Saturday, April 16, 2005

Probably Going to Buy This on DVD

The Hitchhiker's Guide to the Galaxy, that is...

The designer of the gun had clearly not been instructed to beat around the bush. "Make it evil," he'd been told. "Make it totally clear that this gun has a right end and a wrong end. Make it totally clear to anyone standing at the wrong end that things are going badly for them. If that means sticking all sort of spikes and prongs and blackened bits all over it then so be it. This is not a gun for hanging over the fireplace or sticking in the umbrella stand, it is a gun for going out and making people miserable with."
- - The Restaurant At the End of the Universe pg 262-263

Written in February, 2002

A View Toward Freedom

Since joining MCRGO, I have had many opportunities to work with, and learn from, other members. It was not long after sending in my check to MCRGO that I took on the position of Chapter Chair for Lapeer County. I was already becoming active on the web site, but wanted to do more. I had time available to me and decided that when Ross asked for volunteers to assist with a political campaign in Oakland County, I would volunteer.

His response to me, I believe, began, “I could use you someplace else…”

That day, in a dizzying induction to the ways of Those on High, I was given an email address, limited access to the web site administration, instructions on how to organize a meeting, a chapter membership list, advice on how to run for Precinct Delegate and last but not least, the exhortation to get involved everywhere that I had time to. Boy, did I. And it has been a great honor to do the work I do for an organization I believe in so strongly.

I work Gun Shows, write, post on our Boards, and do a lot of things that expose me to the public. February 8th of this year my newly expanded Chapter, now named the Thumb Area Chapter and encompassing the four counties of Huron, Lapeer, Sanilac and Tuscola had its first meeting at the Lapeer County Sportsmen’s Club. I enjoy each and every aspect of what I do but what always strikes me with the most force is the opportunity to become acquainted with other members of MCRGO and the public who are interested in what we do.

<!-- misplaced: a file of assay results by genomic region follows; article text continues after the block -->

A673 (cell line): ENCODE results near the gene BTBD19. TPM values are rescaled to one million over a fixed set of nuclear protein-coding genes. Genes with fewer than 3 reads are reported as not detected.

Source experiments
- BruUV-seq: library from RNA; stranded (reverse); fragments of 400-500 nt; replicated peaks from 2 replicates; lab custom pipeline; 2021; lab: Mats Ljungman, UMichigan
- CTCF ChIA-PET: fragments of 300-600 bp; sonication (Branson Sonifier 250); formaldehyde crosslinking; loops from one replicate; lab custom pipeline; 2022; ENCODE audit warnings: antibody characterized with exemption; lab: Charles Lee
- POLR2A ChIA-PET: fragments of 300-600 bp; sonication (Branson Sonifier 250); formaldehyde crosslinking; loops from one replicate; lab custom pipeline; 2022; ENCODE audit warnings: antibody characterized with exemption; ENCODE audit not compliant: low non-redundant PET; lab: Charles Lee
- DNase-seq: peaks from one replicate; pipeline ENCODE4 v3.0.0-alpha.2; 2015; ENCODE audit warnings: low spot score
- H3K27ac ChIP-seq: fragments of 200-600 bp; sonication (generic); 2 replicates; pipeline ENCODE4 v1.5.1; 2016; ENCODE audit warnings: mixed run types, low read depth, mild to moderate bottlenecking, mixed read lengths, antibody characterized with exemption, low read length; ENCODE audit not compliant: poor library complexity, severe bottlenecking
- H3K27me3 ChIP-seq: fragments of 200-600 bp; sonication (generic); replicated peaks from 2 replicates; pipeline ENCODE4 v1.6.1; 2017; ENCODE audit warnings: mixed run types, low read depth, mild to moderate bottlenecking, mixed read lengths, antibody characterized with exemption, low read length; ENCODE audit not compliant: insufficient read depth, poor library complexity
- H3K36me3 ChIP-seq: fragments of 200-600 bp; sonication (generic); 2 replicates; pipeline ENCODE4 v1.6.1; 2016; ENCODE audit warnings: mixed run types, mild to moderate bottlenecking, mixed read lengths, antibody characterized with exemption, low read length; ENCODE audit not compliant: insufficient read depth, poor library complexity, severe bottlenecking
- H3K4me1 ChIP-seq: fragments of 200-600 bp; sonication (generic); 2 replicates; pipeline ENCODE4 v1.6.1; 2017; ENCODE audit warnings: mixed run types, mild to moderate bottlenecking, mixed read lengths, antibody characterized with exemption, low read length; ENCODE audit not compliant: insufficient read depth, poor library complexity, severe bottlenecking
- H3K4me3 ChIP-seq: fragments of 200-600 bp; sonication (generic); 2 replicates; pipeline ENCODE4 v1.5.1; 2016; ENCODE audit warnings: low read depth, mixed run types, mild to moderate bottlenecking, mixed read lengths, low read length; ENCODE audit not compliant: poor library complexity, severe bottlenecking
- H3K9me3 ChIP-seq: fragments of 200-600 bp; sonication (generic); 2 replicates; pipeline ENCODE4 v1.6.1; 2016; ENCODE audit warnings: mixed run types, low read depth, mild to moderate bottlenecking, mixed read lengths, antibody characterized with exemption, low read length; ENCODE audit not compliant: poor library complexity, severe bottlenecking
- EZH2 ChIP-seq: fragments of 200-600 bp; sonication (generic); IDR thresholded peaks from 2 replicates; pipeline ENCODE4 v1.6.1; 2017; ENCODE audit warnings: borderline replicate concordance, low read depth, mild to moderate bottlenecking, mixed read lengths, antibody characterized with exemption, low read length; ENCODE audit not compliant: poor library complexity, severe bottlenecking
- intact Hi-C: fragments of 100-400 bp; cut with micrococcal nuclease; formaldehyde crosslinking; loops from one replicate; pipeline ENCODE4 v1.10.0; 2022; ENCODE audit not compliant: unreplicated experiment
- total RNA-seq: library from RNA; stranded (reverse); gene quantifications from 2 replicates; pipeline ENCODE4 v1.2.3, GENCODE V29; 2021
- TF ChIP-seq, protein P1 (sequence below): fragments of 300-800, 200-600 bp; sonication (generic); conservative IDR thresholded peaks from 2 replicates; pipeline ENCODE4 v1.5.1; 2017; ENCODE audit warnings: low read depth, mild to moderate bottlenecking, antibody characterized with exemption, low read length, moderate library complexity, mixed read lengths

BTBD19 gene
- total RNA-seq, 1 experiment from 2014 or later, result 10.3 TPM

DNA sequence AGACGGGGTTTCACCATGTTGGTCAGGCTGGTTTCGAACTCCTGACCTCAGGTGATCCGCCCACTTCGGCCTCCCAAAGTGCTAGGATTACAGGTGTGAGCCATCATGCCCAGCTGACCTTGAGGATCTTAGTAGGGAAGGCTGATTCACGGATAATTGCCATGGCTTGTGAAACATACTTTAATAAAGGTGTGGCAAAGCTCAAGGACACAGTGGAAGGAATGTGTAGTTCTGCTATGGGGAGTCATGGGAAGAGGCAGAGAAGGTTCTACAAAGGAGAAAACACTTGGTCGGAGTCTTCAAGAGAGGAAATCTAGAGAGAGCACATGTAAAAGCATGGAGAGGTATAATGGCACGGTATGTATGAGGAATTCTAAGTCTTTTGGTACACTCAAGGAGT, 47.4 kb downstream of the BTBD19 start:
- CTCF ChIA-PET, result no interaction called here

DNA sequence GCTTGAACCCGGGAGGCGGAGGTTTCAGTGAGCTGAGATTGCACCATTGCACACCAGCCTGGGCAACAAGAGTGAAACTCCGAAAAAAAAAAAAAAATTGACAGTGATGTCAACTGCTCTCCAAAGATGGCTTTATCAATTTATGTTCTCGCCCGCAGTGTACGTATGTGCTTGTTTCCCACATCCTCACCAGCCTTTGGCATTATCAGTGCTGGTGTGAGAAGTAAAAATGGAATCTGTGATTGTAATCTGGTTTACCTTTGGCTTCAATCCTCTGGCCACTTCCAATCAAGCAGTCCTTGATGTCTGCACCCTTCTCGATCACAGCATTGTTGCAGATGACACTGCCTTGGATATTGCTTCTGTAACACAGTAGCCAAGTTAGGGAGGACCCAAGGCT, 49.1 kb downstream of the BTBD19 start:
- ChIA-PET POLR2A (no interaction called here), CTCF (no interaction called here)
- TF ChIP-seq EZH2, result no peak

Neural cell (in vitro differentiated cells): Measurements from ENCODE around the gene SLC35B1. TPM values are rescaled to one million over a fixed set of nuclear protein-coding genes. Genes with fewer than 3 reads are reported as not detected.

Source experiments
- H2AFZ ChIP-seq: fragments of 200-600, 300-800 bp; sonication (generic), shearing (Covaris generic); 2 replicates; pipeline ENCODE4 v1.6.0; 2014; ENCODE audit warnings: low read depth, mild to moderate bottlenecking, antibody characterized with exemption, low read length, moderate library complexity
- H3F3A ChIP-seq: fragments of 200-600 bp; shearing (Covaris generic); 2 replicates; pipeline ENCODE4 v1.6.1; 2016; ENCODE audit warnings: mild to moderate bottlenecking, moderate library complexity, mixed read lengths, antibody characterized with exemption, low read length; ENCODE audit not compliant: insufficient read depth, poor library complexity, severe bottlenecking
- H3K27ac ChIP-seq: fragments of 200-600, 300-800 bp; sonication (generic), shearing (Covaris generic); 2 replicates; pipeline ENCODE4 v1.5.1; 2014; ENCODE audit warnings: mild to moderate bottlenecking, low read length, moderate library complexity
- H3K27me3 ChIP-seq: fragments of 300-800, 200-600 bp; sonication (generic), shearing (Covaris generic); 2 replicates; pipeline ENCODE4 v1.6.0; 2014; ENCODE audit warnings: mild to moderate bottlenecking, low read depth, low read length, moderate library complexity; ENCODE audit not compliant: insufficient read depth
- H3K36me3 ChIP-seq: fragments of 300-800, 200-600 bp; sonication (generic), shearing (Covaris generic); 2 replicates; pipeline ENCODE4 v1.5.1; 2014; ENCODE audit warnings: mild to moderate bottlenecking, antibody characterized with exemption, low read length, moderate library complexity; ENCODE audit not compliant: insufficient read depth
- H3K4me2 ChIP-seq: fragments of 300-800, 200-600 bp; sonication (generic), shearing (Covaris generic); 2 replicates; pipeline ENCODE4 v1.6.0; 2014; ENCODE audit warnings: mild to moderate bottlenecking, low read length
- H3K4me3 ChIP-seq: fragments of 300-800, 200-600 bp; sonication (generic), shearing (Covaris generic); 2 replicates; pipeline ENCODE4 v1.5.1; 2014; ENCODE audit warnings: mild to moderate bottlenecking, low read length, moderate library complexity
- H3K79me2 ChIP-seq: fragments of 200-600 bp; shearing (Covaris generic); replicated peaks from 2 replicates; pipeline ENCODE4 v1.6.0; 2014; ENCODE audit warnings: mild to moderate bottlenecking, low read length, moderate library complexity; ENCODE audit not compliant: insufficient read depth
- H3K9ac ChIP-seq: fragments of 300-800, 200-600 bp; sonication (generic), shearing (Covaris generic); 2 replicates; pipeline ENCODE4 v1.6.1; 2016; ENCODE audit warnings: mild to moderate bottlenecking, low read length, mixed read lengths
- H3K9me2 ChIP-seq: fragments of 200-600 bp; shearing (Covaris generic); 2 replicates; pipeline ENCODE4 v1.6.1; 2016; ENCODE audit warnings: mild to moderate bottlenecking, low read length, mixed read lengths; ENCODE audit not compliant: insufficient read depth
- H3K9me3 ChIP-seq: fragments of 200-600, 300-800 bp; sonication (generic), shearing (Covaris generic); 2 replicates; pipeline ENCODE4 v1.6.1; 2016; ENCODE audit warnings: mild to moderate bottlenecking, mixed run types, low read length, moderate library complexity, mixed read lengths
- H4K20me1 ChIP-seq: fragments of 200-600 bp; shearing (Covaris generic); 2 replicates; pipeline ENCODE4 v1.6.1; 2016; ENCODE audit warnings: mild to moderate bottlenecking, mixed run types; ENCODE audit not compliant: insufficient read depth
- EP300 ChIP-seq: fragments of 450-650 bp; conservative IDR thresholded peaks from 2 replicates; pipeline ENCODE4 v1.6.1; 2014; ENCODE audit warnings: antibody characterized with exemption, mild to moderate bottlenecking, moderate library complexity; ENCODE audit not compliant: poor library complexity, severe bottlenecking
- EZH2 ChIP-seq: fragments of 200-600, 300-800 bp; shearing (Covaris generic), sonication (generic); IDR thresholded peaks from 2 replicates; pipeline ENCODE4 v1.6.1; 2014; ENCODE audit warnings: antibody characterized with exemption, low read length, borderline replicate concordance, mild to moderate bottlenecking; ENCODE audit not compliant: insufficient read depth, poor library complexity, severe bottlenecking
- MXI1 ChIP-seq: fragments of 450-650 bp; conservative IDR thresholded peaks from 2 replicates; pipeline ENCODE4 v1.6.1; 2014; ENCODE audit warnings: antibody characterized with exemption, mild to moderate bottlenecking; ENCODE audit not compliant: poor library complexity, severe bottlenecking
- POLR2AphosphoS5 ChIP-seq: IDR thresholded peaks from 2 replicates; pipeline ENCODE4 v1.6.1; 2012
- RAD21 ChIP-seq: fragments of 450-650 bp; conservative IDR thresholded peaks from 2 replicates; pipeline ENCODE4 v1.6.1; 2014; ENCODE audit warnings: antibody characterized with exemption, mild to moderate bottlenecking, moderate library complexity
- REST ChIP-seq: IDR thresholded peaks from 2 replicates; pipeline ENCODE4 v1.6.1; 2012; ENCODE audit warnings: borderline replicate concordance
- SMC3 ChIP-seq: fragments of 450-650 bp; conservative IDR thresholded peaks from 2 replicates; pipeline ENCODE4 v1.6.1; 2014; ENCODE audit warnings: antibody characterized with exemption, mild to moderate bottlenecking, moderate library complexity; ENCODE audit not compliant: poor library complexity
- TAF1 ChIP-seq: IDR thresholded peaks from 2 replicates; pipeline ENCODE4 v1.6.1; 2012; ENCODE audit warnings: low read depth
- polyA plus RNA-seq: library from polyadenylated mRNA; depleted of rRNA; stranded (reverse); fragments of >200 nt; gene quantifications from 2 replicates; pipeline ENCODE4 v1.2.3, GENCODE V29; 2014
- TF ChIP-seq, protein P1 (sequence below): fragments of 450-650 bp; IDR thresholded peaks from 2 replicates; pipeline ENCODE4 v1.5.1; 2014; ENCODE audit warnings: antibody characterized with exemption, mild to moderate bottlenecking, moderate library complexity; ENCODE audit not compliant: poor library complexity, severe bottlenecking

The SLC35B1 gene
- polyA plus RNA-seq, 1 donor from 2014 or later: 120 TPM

And after the meeting I went to dinner with some other Chapter Chairs and our Executive Director, Ross Dykman. One of the things we did was look at pictures that Jessica Lutz, Eastern Oakland County Chapter Co-Chair, and I took during and after the meeting. A young couple smiling for the camera, a family with two young boys learning about the powerful idea of Second Amendment Rights and Responsibilities, an older couple, active in their community. She is 83 years young and the pair has logged over 1.5 million miles of travel everywhere you could think of – on motorcycles!

Many people at the meetings, and at the various functions I attend, stop and shake my hand and often tell me that they admire what I do or thank me for my time. That always humbles me. I think of what I do, and the time I put in, or the miles I travel, as little more than paying my dues.

So many people did so much work for so long before I finally woke up and realized how vital this issue is to our freedom. Freedom is a large word, encompassing so much for me. I suspect that it means something different for each of us.